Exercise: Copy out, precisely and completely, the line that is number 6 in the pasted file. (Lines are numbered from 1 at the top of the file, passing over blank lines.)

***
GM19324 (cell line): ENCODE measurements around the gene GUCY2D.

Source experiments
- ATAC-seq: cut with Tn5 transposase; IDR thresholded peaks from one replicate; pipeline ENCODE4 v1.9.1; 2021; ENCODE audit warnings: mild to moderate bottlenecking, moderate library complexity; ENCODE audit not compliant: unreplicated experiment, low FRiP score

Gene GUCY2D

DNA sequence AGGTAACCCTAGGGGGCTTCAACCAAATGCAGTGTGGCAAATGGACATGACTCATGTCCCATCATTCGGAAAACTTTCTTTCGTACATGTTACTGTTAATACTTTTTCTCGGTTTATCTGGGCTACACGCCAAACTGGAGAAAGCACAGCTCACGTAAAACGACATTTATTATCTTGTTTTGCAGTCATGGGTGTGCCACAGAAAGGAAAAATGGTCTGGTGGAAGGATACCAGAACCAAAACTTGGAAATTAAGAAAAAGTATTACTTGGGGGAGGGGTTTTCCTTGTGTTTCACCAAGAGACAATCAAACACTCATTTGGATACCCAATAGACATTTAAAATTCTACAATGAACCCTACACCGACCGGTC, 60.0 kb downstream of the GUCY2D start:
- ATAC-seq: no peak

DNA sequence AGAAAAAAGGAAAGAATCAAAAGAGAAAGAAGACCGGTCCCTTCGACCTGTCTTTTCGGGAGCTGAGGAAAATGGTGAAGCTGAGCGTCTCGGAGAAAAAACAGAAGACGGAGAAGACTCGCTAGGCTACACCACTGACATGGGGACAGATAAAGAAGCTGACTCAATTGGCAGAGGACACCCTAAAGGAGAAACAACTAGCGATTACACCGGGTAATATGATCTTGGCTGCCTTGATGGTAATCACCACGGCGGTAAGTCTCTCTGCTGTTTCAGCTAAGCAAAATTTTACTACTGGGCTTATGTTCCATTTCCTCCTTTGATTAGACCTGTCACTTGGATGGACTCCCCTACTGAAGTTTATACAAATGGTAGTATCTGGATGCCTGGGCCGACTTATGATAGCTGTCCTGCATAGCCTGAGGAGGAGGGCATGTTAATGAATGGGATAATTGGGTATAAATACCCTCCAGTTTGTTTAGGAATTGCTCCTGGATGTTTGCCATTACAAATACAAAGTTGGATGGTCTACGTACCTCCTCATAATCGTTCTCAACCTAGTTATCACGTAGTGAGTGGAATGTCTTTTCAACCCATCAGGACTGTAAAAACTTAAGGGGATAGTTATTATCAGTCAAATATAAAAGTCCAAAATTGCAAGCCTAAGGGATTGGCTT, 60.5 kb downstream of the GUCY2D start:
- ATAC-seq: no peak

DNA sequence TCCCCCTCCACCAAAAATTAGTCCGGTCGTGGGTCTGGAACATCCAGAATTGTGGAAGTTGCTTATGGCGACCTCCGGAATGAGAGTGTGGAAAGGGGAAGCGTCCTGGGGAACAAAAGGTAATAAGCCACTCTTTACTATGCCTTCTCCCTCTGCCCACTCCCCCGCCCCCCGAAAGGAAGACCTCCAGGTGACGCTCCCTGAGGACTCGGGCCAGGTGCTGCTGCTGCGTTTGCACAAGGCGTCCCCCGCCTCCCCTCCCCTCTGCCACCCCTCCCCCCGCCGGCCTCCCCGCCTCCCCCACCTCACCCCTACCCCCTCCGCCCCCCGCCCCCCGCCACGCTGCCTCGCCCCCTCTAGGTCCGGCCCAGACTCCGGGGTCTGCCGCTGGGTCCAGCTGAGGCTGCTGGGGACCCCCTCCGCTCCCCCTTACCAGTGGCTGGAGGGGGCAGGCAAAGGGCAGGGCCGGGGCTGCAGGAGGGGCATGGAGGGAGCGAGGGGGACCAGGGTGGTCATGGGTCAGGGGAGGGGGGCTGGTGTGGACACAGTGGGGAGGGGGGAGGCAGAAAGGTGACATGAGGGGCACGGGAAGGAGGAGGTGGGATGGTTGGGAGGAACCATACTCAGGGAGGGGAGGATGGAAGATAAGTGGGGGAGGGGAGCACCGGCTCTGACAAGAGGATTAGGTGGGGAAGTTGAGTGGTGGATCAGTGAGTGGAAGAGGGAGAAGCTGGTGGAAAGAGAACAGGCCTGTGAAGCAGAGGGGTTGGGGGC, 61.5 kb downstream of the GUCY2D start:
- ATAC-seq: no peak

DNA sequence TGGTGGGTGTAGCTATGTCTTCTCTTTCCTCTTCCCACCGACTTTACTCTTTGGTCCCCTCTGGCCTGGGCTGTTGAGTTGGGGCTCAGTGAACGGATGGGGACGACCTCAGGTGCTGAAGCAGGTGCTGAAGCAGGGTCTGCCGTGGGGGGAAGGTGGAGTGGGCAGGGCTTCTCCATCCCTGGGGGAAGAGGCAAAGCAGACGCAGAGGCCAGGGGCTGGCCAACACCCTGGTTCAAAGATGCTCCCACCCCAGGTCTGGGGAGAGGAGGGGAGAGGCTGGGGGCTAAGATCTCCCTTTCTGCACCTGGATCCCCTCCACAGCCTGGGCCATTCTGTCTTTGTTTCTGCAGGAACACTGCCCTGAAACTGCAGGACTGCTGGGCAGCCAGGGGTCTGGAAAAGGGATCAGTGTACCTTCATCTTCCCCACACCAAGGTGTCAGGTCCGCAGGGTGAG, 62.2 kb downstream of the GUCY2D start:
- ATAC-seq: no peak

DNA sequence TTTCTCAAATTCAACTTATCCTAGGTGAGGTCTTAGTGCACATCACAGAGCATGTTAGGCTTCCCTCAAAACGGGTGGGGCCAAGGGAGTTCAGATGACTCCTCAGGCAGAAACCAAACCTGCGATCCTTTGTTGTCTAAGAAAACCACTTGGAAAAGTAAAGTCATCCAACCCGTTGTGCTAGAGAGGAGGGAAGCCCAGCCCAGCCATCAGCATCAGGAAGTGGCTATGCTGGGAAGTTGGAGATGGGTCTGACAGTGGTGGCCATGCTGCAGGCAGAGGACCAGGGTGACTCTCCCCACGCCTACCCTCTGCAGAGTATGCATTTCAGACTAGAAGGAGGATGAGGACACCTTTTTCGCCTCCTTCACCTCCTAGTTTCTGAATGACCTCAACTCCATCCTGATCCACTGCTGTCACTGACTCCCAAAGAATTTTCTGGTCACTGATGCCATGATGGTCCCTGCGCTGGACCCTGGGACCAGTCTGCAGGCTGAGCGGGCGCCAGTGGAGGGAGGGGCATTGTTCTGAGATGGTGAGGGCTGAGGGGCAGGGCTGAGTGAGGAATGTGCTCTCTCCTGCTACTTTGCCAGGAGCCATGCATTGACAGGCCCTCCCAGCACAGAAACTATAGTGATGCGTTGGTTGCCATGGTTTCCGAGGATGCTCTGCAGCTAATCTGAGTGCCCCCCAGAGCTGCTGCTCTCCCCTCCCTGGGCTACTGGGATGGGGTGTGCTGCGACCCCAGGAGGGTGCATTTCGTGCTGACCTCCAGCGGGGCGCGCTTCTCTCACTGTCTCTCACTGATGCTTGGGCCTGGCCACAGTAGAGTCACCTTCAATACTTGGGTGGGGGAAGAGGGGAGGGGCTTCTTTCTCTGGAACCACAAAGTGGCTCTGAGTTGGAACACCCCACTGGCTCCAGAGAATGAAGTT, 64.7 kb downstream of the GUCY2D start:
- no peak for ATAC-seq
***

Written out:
- ATAC-seq: no peak